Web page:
Netcare, Mediclinic & Life monopoly blocking possible competitors - inquiry

Half of the 800 hospitals in the country are government-run and they serve 83% of the population that doesn’t have medical insurance.

Picture: Supplied.

JOHANNESBURG - The Competition Commission said three main private hospital groups - Netcare, Mediclinic and Life - made it difficult for newcomers and fringe-players to grow and to compete on merit.

The commission is on Monday morning releasing its final findings on whether the private health sector has been unprincipled to South Africans, six years after an inquiry was established to investigate it.

It said it was so difficult to obtain information during and it recommended that disclosure on health financing should be made compulsory.

Half of the 800 hospitals in the country are government-run and they serve 83% of the population that doesn’t have medical insurance.

The other 400 facilities are accessible to only 16% of the population that has medical aid.

The Competition Commission said this is one of the indicators that established players that include hospitals and medical schemes prevent, restrict and distort competition.

It said Netcare, Mediclinic and Life bind the best medical specialists to their hospitals with lucrative inducement programmes and that excluded innovative newcomers.

They also dictate year-on-year price and costs increases for funders.

The commission said the Department of Health was not using its legislated powers to manage the private healthcare market.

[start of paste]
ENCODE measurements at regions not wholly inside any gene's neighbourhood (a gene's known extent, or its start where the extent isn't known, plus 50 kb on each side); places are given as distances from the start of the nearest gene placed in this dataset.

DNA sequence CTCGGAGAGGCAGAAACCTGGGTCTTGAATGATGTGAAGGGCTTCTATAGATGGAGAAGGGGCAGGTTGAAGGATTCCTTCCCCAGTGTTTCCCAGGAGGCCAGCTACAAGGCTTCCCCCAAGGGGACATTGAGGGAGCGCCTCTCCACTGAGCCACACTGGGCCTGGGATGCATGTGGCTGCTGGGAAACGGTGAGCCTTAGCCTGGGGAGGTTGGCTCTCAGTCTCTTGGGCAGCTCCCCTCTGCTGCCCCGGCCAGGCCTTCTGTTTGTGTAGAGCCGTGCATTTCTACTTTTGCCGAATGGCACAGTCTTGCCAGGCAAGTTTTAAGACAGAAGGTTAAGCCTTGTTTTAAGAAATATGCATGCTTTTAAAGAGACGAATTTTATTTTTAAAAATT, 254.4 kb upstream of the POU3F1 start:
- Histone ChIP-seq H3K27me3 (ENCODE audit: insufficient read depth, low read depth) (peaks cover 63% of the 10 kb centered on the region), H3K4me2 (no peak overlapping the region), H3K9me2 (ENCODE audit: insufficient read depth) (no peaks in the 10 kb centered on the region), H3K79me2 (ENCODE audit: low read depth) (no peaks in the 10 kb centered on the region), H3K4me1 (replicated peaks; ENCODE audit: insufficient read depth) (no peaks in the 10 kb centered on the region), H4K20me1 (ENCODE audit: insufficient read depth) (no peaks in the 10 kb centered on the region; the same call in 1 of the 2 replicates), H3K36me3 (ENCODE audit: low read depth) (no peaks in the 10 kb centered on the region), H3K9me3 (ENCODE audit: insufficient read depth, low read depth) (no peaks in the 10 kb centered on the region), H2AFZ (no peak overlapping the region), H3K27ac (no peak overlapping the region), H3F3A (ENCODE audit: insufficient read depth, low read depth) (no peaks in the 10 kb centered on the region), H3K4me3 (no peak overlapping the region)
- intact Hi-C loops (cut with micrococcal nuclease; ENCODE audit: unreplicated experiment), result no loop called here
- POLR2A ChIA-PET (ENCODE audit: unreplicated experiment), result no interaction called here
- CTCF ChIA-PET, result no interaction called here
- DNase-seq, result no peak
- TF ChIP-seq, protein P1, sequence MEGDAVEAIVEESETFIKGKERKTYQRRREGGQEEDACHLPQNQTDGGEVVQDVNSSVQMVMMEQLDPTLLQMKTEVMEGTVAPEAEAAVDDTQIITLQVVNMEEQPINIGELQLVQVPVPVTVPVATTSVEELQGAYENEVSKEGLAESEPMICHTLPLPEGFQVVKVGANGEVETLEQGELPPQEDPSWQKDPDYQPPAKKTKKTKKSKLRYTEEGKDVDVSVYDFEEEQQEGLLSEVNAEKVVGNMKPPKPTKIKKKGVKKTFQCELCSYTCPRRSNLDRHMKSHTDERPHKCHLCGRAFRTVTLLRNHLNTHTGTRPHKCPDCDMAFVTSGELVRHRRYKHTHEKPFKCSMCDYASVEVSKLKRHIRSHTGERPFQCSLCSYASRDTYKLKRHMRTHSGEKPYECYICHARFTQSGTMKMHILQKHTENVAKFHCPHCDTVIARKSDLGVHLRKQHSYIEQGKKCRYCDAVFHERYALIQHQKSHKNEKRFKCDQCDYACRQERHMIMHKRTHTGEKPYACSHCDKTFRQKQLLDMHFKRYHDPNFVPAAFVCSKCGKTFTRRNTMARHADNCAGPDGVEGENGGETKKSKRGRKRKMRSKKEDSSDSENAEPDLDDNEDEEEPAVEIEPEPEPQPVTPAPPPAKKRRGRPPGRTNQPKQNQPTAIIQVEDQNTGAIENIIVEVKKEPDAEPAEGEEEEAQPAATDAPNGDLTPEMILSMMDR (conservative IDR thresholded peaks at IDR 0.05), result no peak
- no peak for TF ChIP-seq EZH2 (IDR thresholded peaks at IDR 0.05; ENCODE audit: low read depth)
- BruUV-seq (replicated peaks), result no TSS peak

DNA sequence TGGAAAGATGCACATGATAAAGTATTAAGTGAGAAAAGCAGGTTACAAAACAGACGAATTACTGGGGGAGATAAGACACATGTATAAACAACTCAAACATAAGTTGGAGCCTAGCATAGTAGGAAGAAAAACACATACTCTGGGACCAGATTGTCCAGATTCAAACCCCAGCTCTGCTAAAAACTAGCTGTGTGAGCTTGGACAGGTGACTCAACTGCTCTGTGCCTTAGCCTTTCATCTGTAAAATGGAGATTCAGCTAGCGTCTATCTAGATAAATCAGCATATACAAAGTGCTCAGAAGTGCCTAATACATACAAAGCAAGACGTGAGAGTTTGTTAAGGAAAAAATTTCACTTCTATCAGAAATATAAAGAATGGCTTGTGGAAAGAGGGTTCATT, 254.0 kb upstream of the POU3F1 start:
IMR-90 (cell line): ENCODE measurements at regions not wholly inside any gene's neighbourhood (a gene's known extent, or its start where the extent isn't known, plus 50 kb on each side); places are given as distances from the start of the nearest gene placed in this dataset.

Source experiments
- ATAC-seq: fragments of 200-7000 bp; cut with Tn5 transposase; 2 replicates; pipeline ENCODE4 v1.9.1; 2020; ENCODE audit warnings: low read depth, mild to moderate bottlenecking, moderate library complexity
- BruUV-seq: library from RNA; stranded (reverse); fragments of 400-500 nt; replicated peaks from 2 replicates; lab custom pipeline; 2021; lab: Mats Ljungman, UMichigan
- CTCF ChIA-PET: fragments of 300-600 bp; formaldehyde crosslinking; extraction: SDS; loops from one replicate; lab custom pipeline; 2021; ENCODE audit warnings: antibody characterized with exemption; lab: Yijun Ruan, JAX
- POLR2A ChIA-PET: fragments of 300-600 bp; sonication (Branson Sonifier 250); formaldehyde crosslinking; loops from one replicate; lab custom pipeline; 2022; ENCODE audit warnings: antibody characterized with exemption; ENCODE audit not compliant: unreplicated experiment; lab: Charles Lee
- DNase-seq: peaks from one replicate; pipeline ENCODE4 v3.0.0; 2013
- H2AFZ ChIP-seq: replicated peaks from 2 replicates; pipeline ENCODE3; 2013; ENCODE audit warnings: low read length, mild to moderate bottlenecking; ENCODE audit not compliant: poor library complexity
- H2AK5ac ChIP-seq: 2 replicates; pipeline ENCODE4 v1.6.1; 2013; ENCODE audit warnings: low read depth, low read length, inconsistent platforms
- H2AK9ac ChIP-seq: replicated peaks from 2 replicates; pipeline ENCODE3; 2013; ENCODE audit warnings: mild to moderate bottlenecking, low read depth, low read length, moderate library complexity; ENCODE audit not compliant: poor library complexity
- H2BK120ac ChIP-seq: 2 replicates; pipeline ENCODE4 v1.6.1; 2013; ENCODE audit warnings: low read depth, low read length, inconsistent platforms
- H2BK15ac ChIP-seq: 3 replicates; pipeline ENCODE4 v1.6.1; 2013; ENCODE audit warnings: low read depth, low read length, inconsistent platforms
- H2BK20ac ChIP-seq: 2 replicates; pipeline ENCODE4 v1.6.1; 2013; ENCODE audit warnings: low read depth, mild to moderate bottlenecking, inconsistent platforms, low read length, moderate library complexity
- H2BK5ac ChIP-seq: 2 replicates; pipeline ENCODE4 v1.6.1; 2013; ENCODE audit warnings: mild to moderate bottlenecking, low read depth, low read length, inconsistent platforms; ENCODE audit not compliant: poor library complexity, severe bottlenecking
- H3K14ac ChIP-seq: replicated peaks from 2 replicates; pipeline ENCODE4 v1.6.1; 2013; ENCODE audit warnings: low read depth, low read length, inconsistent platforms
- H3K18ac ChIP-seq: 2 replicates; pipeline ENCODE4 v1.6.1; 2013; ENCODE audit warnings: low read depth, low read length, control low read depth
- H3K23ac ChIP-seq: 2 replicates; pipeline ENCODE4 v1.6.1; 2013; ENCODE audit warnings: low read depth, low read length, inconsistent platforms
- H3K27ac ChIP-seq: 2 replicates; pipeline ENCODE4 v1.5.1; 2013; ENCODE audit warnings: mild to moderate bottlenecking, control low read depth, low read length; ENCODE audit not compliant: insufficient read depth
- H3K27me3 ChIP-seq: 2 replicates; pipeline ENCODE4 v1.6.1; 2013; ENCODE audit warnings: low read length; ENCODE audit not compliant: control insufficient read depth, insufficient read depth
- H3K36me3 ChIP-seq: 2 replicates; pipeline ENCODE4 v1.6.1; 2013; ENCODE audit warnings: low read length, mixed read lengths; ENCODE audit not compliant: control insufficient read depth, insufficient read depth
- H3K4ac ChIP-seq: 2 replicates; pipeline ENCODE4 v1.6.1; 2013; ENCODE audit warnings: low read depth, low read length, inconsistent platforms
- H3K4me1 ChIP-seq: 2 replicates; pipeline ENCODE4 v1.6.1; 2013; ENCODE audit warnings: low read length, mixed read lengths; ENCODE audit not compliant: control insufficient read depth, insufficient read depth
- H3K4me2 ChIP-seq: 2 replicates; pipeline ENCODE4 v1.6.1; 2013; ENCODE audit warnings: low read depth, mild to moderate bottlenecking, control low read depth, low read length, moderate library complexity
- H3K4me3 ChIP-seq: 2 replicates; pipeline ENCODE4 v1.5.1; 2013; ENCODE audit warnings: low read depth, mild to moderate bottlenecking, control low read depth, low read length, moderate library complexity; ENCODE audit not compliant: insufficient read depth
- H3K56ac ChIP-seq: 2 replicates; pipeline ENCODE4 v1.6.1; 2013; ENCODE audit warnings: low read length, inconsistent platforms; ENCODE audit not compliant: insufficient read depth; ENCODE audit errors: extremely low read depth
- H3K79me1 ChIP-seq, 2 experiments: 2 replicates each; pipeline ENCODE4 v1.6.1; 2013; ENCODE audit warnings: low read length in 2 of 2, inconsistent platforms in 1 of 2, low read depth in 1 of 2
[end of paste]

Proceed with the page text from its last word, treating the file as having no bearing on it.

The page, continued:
The Competition Commission has called for a new regulator to be established to keep health funders, facilities and practitioners in check.

The Competition Commission inquiry has found that health practitioners have been sending patients to private hospitals unnecessarily, just because medical schemes will pay.

Professor Sharon Fonn said: “Our Caesarean sections in South Africa are through the roof. It’s 300% higher, of course, the individual pays for it, but it pushes up the package of care so all pay more.”

The inquiry has recommended that a supply-side health regulator be established to manage a multilateral price negotiating forum and set prices that no medical scheme or service provider will go above for prescribed minimum benefits.

Dr Ntuthuko Bhengu said they would address pricing in the medical sector.

“Our approach is that there will be three levels for pricing. The first level is the unilateral negotiation forum which caters for practitioners. The second level is the bilateral negotiation while the third will be focused on provider networks.”

The inquiry has recommended that prices be reviewed every three years.